Home, home on the road…

Over 3000 miles travelled in 7 weeks and I am in the Seattle area for an extended visit with family. It is nice to be in a familiar place where I know some of the roads, where things are, and have people to visit. I love all the new things I see in between my big stops and it is nice to reach a familiar destination.

The Pacific Northwest is a beautiful place. I doubt there is are many people out there that would disagree. But does it speak to you with a siren song of longing and love? Do the trees that rise so high beckon you to come and explore their deep forest floor? Are the rain and clouds a blanket for the mountains that gives way to blue sky and sun like a child waking from a nap? That’s how I experience this place. Time stops here. The mountains and forests have stood the test of time, despite the loggers, the suburban builders, the tourists, the aerospace industry, the coffee moguls, and the internet industry. The landscape just sits here changing imperceptibly and holding space.

My primary hangout is in Snoqualmie. A logging town turned small town, turned bedroom community, with a small town history and an upscale extension. You may know it from the David Lynch tv show, Twin Peaks. The tv show centered on a saw mill and waterfall. Those actually are the Salish Lodge and Snoqualmie Falls. No hiking is required to get there. It’s a drive up/walk up/bike up place with great views. You (not me) can hike to the bottom and there are plenty of wildlife that hang out down there. This is the summer falls. In the spring as the mountain snow melts or with winter rains, the falls roar and are several times the size of this.

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I stayed the previous week in a forested campground on the other side of the Snoqualmie Pass, only because every campground in Seattle was booked! And it was a lucky break for me. I crossed the pass back and forth for several days (leaving the Airstream parked) and got to take in the beauty of the Wenatchee, Baker, and Snoqualmie National Forests. The campground gives you some sense of the area. It’s hard, nigh impossible, to stop on the interstate and snap some photos. And if there are other roads to take through the pass, I’m pretty sure I don’t want to take them (see my Yellowstone experiences for reference on my resistance to heights). These glimpses will have to suffice for now.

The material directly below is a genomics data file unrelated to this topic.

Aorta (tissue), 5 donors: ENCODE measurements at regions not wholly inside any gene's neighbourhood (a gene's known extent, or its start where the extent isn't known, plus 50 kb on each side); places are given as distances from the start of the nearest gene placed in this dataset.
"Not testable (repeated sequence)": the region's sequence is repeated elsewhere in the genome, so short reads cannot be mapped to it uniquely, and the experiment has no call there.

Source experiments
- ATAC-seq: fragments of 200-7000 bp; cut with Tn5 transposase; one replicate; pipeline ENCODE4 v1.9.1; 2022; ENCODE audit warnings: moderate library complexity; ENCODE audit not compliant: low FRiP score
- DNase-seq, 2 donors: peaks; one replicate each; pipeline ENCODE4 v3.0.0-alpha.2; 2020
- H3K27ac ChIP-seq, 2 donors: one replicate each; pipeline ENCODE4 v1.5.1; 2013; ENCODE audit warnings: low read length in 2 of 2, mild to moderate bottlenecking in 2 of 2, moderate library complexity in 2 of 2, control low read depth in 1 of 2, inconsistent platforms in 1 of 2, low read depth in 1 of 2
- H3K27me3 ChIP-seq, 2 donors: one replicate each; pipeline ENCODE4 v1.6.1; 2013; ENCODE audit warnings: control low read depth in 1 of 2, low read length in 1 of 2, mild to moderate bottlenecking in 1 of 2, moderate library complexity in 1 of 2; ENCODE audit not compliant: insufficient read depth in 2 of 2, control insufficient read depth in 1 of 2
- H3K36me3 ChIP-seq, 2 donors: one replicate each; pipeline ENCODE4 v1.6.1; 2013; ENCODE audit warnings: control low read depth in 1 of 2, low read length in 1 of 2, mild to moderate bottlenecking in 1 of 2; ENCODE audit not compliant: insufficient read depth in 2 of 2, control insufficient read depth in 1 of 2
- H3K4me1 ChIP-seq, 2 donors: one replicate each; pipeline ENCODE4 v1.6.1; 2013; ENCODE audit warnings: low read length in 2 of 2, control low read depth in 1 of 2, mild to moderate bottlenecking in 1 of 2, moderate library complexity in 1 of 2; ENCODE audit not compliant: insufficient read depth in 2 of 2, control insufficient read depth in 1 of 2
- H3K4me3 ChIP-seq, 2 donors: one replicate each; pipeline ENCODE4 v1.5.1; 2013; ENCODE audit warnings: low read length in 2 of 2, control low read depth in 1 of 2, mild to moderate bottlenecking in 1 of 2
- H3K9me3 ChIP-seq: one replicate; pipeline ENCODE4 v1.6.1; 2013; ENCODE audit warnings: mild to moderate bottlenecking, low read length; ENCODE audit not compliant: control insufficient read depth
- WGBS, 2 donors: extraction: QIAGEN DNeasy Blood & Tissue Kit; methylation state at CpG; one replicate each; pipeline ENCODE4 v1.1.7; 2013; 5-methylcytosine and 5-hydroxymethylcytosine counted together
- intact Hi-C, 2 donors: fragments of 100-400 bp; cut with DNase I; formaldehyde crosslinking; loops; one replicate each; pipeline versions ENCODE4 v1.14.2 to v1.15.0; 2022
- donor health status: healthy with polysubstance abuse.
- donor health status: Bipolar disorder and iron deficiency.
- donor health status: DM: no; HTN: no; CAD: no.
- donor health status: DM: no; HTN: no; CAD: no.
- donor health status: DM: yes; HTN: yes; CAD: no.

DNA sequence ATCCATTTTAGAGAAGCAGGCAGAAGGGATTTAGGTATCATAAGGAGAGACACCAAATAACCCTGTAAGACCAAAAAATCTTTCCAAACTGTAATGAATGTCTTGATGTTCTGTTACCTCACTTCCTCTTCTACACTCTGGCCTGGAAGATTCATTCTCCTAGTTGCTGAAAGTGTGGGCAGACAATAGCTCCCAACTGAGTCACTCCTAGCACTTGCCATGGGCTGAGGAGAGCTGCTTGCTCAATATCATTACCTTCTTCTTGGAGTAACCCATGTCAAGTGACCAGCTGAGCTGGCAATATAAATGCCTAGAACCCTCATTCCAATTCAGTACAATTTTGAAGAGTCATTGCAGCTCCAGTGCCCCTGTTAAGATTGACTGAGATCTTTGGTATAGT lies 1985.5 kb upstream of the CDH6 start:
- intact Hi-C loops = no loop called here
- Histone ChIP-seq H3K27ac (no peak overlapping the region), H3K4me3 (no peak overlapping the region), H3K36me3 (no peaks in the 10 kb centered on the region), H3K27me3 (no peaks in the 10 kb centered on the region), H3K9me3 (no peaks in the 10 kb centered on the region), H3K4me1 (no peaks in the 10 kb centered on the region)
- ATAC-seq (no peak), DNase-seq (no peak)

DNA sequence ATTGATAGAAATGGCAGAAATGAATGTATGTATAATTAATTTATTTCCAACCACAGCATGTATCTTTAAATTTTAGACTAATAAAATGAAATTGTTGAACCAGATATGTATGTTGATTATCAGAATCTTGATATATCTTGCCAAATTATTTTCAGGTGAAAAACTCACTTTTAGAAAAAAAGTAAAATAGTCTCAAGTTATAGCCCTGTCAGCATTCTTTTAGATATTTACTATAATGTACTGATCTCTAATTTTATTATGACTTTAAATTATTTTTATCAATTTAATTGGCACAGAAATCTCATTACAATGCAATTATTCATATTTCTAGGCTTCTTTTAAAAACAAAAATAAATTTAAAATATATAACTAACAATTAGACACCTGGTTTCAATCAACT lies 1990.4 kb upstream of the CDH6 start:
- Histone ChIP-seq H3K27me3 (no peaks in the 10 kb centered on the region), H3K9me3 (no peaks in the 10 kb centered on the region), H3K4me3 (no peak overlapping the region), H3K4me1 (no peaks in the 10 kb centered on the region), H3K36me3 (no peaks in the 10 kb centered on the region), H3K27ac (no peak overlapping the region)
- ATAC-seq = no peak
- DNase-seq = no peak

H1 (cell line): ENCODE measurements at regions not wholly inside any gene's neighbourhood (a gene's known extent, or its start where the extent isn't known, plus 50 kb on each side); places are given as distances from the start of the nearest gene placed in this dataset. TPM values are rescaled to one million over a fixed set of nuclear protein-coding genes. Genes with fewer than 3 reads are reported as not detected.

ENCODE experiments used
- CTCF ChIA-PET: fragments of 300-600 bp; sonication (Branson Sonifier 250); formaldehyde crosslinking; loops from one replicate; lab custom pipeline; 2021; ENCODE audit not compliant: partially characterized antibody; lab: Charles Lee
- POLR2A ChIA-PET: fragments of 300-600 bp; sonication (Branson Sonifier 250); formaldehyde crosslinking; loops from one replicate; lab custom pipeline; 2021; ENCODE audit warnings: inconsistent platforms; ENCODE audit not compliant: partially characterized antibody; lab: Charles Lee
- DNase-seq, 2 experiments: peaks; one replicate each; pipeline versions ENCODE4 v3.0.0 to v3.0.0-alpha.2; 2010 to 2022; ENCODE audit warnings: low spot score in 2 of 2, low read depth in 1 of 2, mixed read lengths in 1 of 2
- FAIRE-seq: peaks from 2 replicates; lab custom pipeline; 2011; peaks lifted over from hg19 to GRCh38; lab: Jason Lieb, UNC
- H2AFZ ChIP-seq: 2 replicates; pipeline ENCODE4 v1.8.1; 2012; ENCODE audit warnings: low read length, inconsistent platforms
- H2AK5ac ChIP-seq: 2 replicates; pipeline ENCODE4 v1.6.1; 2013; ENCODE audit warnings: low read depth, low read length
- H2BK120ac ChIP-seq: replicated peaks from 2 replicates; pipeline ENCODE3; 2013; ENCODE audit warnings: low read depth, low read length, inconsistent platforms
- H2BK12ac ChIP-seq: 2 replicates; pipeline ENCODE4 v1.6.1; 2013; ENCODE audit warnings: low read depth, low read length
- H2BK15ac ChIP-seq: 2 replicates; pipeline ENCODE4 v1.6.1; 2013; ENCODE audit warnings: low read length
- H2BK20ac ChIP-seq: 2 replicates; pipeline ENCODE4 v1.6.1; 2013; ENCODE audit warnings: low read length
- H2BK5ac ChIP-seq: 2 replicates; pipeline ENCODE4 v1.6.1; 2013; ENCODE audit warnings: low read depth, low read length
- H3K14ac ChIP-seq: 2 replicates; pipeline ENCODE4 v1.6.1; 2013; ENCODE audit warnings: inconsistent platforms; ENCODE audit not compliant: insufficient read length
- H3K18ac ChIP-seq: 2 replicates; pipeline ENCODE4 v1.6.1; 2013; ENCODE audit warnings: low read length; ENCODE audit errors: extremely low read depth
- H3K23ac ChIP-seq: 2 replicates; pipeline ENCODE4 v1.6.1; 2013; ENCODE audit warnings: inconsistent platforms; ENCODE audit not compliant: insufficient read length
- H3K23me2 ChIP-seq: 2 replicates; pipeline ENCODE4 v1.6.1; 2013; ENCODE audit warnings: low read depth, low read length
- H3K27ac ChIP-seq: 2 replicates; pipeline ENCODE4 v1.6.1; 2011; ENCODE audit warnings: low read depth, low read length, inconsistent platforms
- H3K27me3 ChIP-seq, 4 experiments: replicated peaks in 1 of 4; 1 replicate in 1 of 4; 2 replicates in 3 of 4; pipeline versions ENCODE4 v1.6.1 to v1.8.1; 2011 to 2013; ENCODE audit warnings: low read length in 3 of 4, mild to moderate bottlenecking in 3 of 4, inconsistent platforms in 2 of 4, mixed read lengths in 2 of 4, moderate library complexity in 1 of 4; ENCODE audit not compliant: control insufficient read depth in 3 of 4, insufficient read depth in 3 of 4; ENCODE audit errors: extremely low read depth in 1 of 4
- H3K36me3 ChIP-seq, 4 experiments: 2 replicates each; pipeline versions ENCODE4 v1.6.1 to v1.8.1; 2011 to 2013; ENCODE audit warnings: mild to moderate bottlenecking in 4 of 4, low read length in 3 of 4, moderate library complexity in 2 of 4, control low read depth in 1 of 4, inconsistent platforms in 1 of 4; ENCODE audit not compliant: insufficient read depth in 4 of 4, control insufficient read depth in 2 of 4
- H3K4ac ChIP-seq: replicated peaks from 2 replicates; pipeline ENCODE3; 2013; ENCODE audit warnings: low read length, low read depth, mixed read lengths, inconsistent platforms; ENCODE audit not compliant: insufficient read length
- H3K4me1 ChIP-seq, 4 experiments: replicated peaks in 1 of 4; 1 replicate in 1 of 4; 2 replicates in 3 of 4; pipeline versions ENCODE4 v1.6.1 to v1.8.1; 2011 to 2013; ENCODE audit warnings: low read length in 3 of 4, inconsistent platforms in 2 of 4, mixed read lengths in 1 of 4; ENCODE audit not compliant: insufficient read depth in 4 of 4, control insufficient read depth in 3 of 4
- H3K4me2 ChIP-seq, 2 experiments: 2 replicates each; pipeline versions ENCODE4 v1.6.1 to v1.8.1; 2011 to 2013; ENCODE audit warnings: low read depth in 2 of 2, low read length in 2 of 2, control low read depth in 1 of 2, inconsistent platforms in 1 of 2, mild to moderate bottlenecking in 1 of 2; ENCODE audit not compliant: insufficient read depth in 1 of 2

The smoke and haze from California and Canadian wildfires blew in and lasted most of the week, significantly impairing picture quality. But I figure a blog is about what’s in the moment, so you get what you get.

Finally, in my quest to see large wildlife, I got to see them. Snoqualmie has a famous (well, to the locals) herd of elk that graze in a meadow, wander down to the river and head for the hills during hunting season. In the many years I’ve been coming here, I’ve never seen them. Seeing wildlife is a matter of timing. This week I saw them twice in one day. There were about 20 of them lazing about and grazing. I hope to see them again before I leave.

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I’m feeling at home in my Airstream silver bullet. It has not been an easy transition since I jumped into it in 3 days and hit the road on July 3. I thought, hoped, and meant to be prepared. Of course I was not fully prepared and why would I be? I have never done this before. I couldn’t know what I didn’t know. That lack of readiness and certainty has made me uncomfortable, anxious, scared, and actually, if not by necessity – bold. Even though this lifestyle is new and daunting, it also is exciting and challenging. And that makes it invigorating every day! I’m starting to get a feel for what works, what doesn’t, and what I still want. And part of what I want is to remain open to all that I don’t know that I don’t know. That is a scary place to be and an exhilarating space. Every day I get to feel alive, seeing new things, having new experiences. And it is not just the “newness” of it all, though that is certainly part of it. Even here, in a very familiar town that I have visited a dozen times or more, I see it newly. Proust said,

“The real voyage of discovery consists not in seeking new landscapes, but in having new eyes.”

I’m committed to new eyes, even if it is in new landscapes. My home is where I am and I’m seeing it newly every day.

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